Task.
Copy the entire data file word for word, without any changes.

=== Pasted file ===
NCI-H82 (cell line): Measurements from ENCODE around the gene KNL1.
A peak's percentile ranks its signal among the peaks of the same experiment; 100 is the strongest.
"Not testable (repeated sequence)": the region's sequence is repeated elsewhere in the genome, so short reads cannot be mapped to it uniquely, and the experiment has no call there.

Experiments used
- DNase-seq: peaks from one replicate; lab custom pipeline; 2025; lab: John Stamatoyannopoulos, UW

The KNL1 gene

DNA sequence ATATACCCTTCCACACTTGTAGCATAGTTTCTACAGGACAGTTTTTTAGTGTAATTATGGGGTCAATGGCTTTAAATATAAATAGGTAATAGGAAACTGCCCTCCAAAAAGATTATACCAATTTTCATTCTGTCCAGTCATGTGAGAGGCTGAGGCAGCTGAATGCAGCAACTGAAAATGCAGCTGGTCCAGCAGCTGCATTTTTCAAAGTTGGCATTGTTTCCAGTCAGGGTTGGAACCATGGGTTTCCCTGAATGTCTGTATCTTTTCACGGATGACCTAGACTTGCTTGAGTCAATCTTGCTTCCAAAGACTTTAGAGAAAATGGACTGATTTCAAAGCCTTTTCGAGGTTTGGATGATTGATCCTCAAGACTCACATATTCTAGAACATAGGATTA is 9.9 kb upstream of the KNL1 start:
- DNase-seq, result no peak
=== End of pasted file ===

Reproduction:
NCI-H82 (cell line): Measurements from ENCODE around the gene KNL1.
A peak's percentile ranks its signal among the peaks of the same experiment; 100 is the strongest.
"Not testable (repeated sequence)": the region's sequence is repeated elsewhere in the genome, so short reads cannot be mapped to it uniquely, and the experiment has no call there.

Experiments used
- DNase-seq: peaks from one replicate; lab custom pipeline; 2025; lab: John Stamatoyannopoulos, UW

The KNL1 gene

DNA sequence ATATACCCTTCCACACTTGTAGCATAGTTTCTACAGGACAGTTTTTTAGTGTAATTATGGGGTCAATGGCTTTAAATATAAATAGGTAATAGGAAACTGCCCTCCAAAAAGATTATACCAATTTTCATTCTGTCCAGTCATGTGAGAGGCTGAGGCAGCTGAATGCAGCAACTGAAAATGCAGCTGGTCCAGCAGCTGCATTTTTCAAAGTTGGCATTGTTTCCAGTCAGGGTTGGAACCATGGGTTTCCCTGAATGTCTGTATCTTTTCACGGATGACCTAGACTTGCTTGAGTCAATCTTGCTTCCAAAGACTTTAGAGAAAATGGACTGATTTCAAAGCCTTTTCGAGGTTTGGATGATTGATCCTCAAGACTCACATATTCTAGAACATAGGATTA is 9.9 kb upstream of the KNL1 start:
- DNase-seq, result no peak